CLIMATE CHANGE ROUND UP FOR THE WEEK ENDING Oct 3, 2020

QUOTABLES:

…the disturbing extent of big oil’s backchannel to the government has been revealed, the Cop unit must walk the walk and rule out sponsorship deals with the fossil fuel industry. If we’re going to meet the Paris climate goals, only urgent cuts in fossil fuel production will cut it – and that won’t happen if those determined to keep drilling are sponsoring the summit.

Jess Worth, of Culture Unstained
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Today’s Headlines

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THE LEAD:

Yes, climate change is driving wildfires

As wildfires sweep across the western United States, taking lives, destroying homes and blanketing the country in smoke, Niklas Hagelberg has a sobering message: this could be America’s new normal.

The climate change expert with the United Nations Environment Programme (UNEP) says a fast-warming planet will likely lead to more record-breaking blazes, like those that have ravaged the states of California, Oregon and Washington in recent months.

We recently sat down with Hagelberg to discuss the relationship between climate change and wildfires, and whether one-day infernos could make California unlivable.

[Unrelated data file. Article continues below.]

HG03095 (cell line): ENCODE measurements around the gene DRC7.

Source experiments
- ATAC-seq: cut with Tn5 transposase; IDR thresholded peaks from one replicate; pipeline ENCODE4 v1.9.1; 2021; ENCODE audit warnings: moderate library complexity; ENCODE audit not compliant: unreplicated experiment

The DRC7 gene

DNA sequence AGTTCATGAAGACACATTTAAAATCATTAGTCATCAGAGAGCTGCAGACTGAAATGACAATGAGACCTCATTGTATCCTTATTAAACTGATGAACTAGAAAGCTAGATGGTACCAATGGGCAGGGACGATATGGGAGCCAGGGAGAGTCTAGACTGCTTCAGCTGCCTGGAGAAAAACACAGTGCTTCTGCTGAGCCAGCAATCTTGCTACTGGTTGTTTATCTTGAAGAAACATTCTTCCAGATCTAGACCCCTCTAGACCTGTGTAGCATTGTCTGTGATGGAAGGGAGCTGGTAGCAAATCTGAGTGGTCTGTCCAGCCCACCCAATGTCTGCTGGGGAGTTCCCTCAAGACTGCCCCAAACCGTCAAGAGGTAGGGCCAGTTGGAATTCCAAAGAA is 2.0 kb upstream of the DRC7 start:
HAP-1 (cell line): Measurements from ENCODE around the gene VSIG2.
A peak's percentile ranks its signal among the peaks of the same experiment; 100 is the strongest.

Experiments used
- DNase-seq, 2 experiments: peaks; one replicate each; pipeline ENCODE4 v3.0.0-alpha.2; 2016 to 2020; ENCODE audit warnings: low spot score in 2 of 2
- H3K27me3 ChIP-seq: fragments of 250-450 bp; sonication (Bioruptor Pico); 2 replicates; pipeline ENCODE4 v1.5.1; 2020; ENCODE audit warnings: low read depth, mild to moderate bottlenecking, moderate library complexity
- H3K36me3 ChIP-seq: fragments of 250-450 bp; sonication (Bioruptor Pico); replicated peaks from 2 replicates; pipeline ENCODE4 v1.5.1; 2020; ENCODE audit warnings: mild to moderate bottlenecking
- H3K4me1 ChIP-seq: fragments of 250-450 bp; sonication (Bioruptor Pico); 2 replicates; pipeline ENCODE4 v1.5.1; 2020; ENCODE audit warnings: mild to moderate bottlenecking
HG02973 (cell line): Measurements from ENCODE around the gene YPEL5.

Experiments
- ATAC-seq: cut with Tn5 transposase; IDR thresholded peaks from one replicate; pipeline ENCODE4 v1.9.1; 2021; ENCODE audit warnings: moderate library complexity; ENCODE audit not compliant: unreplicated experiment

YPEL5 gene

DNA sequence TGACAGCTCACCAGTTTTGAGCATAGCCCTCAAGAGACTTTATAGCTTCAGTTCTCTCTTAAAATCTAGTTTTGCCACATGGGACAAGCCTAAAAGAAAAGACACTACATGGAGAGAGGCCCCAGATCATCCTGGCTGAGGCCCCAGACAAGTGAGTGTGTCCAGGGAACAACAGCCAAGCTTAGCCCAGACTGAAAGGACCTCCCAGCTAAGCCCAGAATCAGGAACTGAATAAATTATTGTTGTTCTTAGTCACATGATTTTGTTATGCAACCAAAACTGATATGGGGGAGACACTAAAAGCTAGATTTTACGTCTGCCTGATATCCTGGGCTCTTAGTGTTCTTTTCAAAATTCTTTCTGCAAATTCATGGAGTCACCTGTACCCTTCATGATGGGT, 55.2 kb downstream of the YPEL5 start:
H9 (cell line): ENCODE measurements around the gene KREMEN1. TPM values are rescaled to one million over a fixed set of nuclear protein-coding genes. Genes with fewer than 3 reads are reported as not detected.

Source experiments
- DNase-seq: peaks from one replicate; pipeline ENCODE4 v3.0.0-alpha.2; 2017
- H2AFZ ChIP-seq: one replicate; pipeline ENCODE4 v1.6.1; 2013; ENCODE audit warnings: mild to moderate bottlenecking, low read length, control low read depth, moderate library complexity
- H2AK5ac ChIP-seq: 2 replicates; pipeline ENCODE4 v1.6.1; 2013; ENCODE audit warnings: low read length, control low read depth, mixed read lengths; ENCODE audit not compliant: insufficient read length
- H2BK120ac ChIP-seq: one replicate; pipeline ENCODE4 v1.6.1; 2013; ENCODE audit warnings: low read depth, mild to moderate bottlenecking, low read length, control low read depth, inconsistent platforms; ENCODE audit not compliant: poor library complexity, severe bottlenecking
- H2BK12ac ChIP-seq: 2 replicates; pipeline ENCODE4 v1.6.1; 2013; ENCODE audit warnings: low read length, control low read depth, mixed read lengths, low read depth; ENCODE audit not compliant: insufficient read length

UNEP: Some people think climate change is a problem for future generations. But are we already seeing the early effects of it?

Niklas Hagelberg: Yes. It’s here, right now. The planet is already 1.1°C warmer than it was in pre-industrial times and that is changing the world around us. I’ll give you a personal example. I’m 46 and when I was a teenager in southern Finland, you could go rally driving on ice. Now, you have to worry about walking on ice. You can ask pretty much anyone these days and I bet they’ll have a similar story to tell. Our climate is changing into something we don’t recognize. And it doesn’t match the societies we have built.

UNEP: Is climate change responsible for the blazes that have consumed parts of the western United States of America?

NH: Forest fires are natural. But in recent years, we’ve seen a rise in the average temperature, which has led to an increase in evaporation. We’re also seeing extended droughts. The landscape is so dry from multiple years of gradual change, that suddenly there has been an increase in the frequency and intensity of fires. In fact, one report from the University of California, Berkley found the fire season in the western United States is now 75 days longer than it was in the 1970s.

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